Add Value to Your Home
When deciding on an improvement project for your home, it’s important to consider which ones add the most value to your home, should you decide to sell. Here are the top 10 home improvement projects that added the most value to a home, according to a 2006 survey by Remodeling magazine.
#10: Replacing Windows (89.6% return)
If your house has inefficient, single pane wood windows that are in need of puttying and painting; you might want to consider replacing them with low maintenance, insulated, double pane vinyl or aluminum clad windows.
Not only do insulated windows save energy and reduce heating and cooling bills; they also help reduce outside noise—a big plus if you live in the city or near a highway.
Find out more at What to Consider When Replacing Windows
#9: Finishing Basement (90.1% return)
Turning an unfinished basement into living space is a great way to add square footage to your home at a reasonable cost, since the floor, walls, and roof are already there.
But before taking on a basement renovation, consider if your basement:
- Leaks or has other moisture problems.
- Has adequate exterior doors and windows to provide natural light and meet building codes.
- Do the basement stairs meet building codes for width, tread to riser ratio, and handrails.
- Are the ceilings high enough.
- Is the existing heating/cooling, wiring, and plumbing sufficient.
Find out more at Basement Ideas
#8: Adding a Deck (90.3% return)
Outside entertaining is more popular than ever, making a deck valuable addition to your home. While composite decks are more expensive than wood, they require less maintenance and last longer.
Find out more at Deck Addition Project
#7: Major Kitchen Remodel (91% return)
Gutting an existing kitchen and putting in new cabinets, countertops, flooring, and appliances is an expensive proposition; but it can add quite a bit a bit of value to your home.
Solid wood cabinets are more costly but hold up better over time than plywood or particleboard. Both granite and quartz countertops are very expensive but provide more value over the long run than plastic laminate.
Find out more at 10 Steps to Remodeling Your Kitchen
#6: Major Bathroom Remodel (93.2% return)
If the tile and fixtures in your bathroom scream 1960s, it might be time for a major renovation. You can’t go wrong with tile floors, wood vanity, and natural stone tops with an undermount sink.
Consider tile, too, for tub and shower surrounds, along with water saving toilets and showerheads.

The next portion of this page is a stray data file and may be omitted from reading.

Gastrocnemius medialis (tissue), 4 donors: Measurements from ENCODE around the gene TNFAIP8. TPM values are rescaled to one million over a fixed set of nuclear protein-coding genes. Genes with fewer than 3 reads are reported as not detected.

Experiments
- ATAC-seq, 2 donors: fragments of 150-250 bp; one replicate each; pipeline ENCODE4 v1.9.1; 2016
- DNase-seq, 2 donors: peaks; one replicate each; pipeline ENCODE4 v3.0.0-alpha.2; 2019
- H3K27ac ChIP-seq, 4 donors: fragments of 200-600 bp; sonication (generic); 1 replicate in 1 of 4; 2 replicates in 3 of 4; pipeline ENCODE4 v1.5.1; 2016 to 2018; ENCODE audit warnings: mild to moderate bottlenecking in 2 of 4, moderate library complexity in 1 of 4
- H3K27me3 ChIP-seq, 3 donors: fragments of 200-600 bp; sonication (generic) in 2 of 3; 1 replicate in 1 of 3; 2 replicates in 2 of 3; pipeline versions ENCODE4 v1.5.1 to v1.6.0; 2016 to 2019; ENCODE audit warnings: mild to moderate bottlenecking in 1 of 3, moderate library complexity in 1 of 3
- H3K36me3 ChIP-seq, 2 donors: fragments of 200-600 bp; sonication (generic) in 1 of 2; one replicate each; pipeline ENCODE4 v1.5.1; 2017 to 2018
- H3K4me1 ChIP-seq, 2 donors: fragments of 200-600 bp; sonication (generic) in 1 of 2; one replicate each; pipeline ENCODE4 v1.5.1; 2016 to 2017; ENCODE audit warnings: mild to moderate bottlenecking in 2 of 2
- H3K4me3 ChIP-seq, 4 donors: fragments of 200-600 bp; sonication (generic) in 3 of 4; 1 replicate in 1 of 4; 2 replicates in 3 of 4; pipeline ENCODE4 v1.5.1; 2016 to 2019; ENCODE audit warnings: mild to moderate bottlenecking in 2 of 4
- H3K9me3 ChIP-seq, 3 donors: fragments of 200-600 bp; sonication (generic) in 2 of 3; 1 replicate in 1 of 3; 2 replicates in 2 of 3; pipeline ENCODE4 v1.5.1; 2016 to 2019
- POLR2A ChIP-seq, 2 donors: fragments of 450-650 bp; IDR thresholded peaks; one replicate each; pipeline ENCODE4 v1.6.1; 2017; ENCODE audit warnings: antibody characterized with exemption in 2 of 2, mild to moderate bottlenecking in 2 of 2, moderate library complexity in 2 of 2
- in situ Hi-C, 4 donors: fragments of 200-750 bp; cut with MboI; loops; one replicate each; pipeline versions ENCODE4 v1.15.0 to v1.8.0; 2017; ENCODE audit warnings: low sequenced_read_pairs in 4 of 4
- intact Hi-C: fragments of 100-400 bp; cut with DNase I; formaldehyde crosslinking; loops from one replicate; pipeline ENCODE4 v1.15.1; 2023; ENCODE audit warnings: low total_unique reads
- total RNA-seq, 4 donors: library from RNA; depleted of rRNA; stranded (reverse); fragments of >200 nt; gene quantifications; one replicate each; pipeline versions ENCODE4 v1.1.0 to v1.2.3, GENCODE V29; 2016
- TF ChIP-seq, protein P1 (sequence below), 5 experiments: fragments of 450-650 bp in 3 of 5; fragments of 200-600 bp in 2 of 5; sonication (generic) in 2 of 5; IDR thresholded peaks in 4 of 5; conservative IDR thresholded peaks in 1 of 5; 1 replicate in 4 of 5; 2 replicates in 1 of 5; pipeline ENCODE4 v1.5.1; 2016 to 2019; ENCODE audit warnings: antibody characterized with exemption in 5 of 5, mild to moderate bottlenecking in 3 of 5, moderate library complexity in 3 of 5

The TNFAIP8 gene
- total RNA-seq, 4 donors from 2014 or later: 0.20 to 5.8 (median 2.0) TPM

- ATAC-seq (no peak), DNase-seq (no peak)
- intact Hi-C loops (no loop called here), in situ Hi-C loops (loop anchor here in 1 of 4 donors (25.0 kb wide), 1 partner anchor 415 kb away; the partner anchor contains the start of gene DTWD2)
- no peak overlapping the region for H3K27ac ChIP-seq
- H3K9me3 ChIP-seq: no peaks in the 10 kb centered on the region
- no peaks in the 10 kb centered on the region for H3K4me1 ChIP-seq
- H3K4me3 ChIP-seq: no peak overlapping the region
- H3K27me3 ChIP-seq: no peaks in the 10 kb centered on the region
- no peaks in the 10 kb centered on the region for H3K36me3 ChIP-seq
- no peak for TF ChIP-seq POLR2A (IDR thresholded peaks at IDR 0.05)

Find out more at Master Bathroom Renovation
#5: Attic Bedroom Conversion(93.5% return)
Converting an attic into a bedroom can be an inexpensive way to add living space to your home if:
- The ceiling is high enough.
- The floor is strong enough to support the added load.
- There is a staircase or other entry already in place.
Find out more at Turning an Attic Into Living Space
#4: Two-Story Addition (94.6% return)
Adding a two-story addition to a two-story house is often less expensive per square foot than building a single-story addition, since there is only one roof structure needed.
Find out more at Two-Story Addition Project
#3: Minor Kitchen Remodel (98.5% return)
Painting the cabinets and walls in your kitchen, and replacing the knobs and hinges can go a long way toward improving the look of your home without breaking the bank.
If you have more money to spend, consider replacing the doors on your cabinets and the countertops with new inexpensive plastic laminate, which mimics the look of real stone.
Find our more at How to Give Your Kitchen a Facelift
#2: Minor Bathroom Remodel (102.2% return)
Sprucing up an existing bathroom by painting the walls and replacing the hardware, accessories, and faucets can do wonders to a bathroom that’s looking a little dated without spending a fortune.
Find out more at Budget Bathroom Remodel
#1: Replacing Siding (103.6% return)
If your wood siding and trim are in need of painting . . . again . . . consider covering it with quality, foam-backed vinyl siding.
Find out more at Choosing Vinyl Siding for Your Home
Fiber cement siding is another more durable alternative to wood. While it requires painting, fiber cement siding holds a finish much longer than wood and is rot and termite resistant.
Find out more at Fiber Cement Siding: A Durable Alternative for Your Home
Other Tips from This Episode
Simple Solutions with Joe Truini:
Drywall Cutting Tip
To cut drywall extend a tape measure to the length needed and hold the tape between thumb and finger at the top of the sheet. Hold a utility knife on the drywall at the end of the tape measure, and pull the tape and knife along to score the sheet. Snap the sheet along the score line, then use the utility knife to cut through the paper on the back of the sheet. For smaller measurements, substitute a combination square for the tape measure. (Watch Video)
Best New Products with Danny Lipford:
Leviton Tamper Resistant Outlet
Installing plug guards in outlets is an inexpensive way to provide protection from electrical shock, but they can be hard to remove when using the outlet. This is no longer a problem, thanks to Tamper Resistant Outlets from Leviton. The outlets have a special shutter that prevents items other than plugs from being inserted in the outlet while allowing plugs to be inserted easily. Leviton Tamper Resistant Outlets are available at The Home Depot. (Watch Video)
Around the Yard with Tricia Craven Worley:
Drawing Landscape Plans
Drawing landscape plans is a good way to plan landscaping for your yard. Start by sketching the lot, house, and other permanent features to scale on a piece of typing paper. Lay a sheet of tracing paper over the plan, and use colored pencils to add landscaping details that you are considering adding, using different colors for each type of item. To make changes overlay with a new sheet of tracing paper. (Watch Video)
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